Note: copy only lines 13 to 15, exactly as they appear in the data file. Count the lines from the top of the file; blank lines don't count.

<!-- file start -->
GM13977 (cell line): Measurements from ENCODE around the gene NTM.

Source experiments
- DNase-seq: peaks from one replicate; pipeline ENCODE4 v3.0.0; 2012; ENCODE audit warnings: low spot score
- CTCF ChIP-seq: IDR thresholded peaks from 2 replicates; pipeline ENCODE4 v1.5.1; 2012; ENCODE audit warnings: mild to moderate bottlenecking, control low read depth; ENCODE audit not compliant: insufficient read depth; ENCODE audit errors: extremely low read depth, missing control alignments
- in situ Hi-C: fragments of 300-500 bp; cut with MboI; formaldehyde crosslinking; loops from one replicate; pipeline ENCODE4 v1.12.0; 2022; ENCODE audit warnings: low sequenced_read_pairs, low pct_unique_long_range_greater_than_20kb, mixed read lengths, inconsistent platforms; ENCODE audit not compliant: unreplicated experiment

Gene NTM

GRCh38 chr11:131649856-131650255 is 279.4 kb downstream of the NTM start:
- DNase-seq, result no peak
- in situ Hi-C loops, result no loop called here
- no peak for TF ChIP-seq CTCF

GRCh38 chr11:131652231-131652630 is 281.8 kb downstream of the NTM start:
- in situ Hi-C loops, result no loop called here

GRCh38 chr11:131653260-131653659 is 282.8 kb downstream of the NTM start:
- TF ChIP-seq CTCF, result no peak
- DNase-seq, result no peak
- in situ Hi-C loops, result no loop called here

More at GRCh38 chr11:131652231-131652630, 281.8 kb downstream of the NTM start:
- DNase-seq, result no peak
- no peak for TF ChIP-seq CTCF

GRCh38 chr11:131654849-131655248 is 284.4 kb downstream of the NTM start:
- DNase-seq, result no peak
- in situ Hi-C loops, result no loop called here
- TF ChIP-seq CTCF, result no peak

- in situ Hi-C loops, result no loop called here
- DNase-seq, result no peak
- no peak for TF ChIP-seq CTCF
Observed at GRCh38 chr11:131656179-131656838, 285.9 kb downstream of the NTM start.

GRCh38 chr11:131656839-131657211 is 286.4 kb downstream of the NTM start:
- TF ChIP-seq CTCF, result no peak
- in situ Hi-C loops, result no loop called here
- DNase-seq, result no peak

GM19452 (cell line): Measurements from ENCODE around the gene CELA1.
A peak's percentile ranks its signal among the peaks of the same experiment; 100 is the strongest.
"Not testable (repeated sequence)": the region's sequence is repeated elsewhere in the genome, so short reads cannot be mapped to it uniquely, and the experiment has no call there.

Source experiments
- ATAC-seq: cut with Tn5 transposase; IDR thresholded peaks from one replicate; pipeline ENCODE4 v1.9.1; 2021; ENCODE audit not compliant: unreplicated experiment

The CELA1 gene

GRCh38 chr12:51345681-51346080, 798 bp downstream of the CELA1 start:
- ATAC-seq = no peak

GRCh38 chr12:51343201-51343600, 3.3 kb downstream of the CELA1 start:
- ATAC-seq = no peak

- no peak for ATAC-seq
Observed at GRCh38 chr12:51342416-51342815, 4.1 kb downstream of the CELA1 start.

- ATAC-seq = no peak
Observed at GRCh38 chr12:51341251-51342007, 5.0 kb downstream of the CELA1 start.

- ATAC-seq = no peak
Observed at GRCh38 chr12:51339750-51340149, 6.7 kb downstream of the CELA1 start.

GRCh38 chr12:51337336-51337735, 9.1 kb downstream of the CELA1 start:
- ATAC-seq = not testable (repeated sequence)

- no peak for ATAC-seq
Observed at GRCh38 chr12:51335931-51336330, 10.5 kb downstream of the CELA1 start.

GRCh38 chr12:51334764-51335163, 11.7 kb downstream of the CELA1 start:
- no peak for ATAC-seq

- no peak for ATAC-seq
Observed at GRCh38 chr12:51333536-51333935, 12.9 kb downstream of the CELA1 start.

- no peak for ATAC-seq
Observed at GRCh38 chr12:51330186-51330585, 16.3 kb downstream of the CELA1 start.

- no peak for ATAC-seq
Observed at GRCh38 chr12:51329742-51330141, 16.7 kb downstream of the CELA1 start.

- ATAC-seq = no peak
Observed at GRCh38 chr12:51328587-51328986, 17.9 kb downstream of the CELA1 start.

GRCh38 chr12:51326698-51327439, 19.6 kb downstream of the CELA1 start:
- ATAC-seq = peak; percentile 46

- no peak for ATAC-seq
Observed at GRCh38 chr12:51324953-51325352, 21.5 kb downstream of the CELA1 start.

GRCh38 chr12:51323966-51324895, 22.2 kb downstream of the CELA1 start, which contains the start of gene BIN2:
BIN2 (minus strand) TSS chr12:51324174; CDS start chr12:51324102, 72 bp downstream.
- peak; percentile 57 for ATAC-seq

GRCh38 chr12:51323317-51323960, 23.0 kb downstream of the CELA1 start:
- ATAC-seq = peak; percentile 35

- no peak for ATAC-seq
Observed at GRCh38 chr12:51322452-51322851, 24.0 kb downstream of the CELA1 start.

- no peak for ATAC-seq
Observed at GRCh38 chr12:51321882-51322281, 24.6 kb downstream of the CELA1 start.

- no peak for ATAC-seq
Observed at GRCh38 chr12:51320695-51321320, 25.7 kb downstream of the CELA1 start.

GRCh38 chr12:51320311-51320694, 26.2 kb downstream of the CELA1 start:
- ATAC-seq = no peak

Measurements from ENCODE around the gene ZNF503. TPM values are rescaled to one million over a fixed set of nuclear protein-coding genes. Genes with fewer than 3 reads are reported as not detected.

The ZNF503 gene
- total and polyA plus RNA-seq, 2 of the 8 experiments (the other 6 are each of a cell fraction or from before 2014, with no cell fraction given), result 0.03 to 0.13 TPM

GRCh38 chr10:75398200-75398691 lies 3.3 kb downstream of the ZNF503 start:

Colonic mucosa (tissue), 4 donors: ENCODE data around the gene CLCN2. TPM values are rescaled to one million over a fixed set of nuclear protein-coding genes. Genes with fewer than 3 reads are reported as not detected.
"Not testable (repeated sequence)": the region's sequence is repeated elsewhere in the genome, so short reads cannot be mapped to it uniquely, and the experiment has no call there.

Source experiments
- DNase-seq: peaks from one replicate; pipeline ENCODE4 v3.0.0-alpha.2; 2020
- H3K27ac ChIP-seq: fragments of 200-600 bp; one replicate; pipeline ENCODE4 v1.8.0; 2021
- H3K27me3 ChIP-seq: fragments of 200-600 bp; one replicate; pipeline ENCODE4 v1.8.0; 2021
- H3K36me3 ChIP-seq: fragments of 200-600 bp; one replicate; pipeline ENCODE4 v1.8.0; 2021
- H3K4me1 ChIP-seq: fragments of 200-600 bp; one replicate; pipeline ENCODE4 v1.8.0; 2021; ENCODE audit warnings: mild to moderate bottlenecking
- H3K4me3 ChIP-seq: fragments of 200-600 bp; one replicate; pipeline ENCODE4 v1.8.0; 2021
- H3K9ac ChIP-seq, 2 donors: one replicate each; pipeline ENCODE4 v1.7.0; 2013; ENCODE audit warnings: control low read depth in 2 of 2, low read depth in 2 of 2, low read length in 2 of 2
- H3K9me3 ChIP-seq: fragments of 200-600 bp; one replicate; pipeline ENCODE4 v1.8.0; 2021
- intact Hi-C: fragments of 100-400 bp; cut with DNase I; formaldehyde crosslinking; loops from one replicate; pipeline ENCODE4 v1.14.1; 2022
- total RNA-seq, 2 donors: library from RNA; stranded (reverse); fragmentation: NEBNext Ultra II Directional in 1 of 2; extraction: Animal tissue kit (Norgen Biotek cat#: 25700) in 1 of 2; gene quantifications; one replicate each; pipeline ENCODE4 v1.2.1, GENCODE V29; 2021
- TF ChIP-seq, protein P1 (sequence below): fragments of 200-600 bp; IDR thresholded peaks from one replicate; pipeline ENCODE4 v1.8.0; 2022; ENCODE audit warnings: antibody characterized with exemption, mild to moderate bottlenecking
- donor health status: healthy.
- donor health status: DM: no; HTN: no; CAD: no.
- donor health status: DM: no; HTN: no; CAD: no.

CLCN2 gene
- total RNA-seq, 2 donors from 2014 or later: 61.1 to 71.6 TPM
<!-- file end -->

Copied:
GRCh38 chr11:131653260-131653659 is 282.8 kb downstream of the NTM start:
- TF ChIP-seq CTCF, result no peak
- DNase-seq, result no peak